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Elephants are one threatened species affected by the pandemic.© Elephant Listening Project/Melissa Groo

These past few months, the COVID-19 pandemic has swept across the world, devastating many lives. Amidst the human chaos, wild animals who normally keep to the shadows have been spotted walking in the now-empty streets of many cities. Because people are staying at home, species like coyotes and goats are no longer frightened away by human traffic and can venture outside in broad daylight¹. But it would be a mistake to assume that nature is thriving in this pandemic. …


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Bonga (© Anahita Verahrami, Elephant Listening Project)

In the rainforests of central Africa, people and wildlife have co-existed for millennia. The Ba’aka (or Bayaka) are a tribe of semi-nomadic hunter-gatherers who live in the southwestern Central African Republic and northern Republic of the Congo, where the Elephant Listening Project (ELP) works¹. The tribe has an intimate knowledge of their forest home and of the wildlife that lives there, like the African forest elephant.

Our own Elephant Listening Project (ELP) has relied on the wisdom of the Ba’aka since the beginning. Andrea Turkalo, one of the founding members of ELP, worked for 27 years alongside Ba’aka tracker Sessely Bernard. Together they observed the daily lives of generations of elephants visiting Dzanga Bai, a forest clearing and popular gathering place for wildlife. …


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Frelcia Bambi deploys an acoustic recorder up in a tree. ​© Sebastien Assoignons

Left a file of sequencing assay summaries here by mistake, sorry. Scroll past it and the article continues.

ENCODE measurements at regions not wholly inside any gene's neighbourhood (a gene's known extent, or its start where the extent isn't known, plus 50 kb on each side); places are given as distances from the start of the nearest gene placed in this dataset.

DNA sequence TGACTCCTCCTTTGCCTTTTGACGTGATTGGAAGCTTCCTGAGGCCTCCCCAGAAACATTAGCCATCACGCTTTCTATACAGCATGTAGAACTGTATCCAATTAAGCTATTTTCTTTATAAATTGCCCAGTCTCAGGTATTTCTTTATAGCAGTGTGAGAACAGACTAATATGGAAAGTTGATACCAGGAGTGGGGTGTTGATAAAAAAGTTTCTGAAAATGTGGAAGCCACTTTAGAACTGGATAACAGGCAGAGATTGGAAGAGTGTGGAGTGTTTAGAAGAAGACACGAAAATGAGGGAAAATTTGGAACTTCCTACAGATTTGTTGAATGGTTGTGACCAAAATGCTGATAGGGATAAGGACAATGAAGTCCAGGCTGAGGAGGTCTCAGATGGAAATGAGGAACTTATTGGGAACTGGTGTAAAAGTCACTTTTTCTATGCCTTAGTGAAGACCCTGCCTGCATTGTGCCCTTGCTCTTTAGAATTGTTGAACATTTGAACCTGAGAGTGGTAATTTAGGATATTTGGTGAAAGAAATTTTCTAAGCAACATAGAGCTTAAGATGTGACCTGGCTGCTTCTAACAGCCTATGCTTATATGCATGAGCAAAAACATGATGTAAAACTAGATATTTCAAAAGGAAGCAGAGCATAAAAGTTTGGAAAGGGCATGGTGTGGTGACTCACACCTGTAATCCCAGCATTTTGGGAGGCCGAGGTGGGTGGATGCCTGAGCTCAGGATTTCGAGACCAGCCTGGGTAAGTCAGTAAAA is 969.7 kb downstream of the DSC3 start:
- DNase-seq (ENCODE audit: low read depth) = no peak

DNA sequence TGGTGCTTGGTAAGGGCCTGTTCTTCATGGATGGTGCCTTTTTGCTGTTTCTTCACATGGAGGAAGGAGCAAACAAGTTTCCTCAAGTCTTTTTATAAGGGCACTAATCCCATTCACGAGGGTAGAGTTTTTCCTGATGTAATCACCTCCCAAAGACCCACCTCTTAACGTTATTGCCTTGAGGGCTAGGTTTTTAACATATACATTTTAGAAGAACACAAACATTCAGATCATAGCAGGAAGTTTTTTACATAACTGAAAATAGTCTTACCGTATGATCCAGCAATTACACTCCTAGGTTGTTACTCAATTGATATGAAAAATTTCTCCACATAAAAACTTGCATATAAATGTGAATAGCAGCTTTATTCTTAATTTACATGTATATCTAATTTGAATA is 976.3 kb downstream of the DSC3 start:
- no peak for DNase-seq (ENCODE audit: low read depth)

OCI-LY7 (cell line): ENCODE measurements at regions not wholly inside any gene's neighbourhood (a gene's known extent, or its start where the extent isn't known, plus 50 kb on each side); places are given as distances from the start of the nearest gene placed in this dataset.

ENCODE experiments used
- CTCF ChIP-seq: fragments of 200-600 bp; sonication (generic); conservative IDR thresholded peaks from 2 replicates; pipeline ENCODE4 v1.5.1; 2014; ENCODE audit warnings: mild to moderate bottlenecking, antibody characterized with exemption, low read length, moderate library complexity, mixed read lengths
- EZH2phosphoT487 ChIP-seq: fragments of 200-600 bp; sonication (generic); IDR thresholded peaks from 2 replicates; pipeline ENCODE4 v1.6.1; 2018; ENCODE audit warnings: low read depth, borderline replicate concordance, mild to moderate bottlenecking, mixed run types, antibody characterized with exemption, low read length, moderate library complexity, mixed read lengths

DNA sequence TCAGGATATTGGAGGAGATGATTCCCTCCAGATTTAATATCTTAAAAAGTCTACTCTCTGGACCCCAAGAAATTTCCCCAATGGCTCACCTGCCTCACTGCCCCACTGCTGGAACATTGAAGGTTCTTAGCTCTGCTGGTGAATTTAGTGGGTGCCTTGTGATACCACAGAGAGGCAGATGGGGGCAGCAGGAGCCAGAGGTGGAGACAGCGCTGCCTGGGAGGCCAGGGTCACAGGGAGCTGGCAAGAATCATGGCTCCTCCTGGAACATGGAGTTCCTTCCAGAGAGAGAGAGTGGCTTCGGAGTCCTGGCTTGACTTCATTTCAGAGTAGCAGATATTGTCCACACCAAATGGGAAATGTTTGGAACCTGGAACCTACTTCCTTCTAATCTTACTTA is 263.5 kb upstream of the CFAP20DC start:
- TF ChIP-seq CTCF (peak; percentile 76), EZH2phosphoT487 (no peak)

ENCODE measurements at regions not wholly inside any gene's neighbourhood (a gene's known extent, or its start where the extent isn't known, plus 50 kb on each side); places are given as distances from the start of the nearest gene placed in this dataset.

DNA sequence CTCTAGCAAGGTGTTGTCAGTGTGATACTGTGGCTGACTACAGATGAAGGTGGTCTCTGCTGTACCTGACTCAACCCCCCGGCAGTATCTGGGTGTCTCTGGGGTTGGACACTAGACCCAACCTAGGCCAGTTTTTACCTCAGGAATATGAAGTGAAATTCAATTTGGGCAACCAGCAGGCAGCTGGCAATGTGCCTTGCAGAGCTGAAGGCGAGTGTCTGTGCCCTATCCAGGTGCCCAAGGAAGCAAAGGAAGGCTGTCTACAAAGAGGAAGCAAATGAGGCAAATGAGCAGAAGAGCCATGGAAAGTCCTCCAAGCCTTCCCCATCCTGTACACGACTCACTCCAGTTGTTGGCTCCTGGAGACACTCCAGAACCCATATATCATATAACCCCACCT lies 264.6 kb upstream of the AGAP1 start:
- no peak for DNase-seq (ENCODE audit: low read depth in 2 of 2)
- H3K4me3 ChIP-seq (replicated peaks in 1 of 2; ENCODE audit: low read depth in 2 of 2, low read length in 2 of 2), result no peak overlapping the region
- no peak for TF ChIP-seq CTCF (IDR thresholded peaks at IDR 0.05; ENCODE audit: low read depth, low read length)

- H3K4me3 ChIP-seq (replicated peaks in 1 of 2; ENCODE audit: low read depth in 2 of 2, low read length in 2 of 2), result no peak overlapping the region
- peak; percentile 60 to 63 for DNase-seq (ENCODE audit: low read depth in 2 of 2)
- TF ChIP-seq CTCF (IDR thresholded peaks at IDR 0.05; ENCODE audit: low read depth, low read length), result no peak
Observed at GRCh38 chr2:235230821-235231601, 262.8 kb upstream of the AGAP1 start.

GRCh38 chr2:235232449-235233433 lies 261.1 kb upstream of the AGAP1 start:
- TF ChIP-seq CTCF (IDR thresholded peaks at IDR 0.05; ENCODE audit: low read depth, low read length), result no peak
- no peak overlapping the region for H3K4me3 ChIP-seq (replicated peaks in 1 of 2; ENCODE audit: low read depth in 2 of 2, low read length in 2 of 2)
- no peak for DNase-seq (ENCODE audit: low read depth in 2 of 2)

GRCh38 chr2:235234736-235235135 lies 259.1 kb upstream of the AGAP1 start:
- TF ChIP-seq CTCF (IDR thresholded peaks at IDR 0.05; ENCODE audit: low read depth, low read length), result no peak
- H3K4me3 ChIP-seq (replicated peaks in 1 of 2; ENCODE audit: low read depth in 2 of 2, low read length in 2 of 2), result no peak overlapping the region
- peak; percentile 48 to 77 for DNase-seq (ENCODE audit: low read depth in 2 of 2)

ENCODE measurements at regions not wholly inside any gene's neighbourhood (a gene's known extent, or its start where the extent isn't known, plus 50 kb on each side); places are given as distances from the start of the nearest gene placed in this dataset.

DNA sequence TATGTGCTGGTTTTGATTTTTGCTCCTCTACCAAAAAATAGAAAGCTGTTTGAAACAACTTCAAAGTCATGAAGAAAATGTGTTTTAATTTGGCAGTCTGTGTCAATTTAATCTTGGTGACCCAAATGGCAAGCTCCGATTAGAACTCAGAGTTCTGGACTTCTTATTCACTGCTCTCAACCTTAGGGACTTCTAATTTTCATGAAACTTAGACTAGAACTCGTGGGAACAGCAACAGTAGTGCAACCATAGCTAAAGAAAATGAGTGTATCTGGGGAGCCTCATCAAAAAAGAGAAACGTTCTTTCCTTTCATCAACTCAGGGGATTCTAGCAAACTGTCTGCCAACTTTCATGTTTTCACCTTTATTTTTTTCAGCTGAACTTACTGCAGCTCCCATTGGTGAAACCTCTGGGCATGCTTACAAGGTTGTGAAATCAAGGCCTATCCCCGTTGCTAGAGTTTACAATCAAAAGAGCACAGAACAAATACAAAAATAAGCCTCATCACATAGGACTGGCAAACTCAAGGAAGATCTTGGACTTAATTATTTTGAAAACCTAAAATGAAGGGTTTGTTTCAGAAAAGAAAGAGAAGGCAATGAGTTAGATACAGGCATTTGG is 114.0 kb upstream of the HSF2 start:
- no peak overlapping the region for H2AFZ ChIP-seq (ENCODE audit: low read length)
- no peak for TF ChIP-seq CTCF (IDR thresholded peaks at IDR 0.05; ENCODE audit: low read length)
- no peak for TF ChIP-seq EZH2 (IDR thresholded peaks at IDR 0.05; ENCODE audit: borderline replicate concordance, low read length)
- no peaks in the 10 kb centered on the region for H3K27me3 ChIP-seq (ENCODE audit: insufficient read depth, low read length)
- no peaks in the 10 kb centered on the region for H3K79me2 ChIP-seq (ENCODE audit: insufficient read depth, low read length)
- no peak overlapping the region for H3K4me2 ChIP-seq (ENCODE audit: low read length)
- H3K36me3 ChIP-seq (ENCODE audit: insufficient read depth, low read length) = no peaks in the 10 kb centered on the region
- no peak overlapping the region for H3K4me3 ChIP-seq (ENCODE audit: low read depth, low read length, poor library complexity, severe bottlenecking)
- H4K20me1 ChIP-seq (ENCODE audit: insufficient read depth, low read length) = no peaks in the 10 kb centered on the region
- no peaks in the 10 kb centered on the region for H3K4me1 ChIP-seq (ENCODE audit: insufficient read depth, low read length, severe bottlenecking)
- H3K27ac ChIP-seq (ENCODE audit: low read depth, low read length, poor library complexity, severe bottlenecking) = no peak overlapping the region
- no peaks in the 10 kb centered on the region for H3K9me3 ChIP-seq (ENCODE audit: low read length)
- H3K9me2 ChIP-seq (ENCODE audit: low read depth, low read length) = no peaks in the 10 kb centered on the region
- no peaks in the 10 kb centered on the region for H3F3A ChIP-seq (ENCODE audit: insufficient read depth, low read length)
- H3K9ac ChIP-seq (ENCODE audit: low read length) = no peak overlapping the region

Nouabalé-Ndoki National Park is one of the last strongholds of the rapidly vanishing African forest elephant. Since the end of 2016, the Elephant Listening Project (ELP), in collaboration with the Wildlife Conservation Society (WCS) Congo, has been managing a grid of 50 acoustic monitoring units covering 1,250 square kilometers of the park and surrounding areas¹. These units record the low-frequency rumbles of forest elephants as well as their roars and vocalizations, and — more disturbingly — the sounds of gunshots from poachers. …


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An older female stands near a calf. © Elephant Listening Project

Although patriarchy is often considered the default mode for human or animal societies, for some species of the animal kingdom, female leadership is the norm. One of the most fascinating qualities of elephants’ complex social structure is their matriarchal society, where older and more dominant females are the leaders who guide the herds. Matriarchs are the “social glue” that holds together intricate social networks. The matriarch and her female offspring are at the center of a dynamic, fission-fusion society. A fission-fusion society is a complex network of interconnected groups which come together (fusion) and separate (fission) at different times of the year, often based on the availability of water and food¹. …

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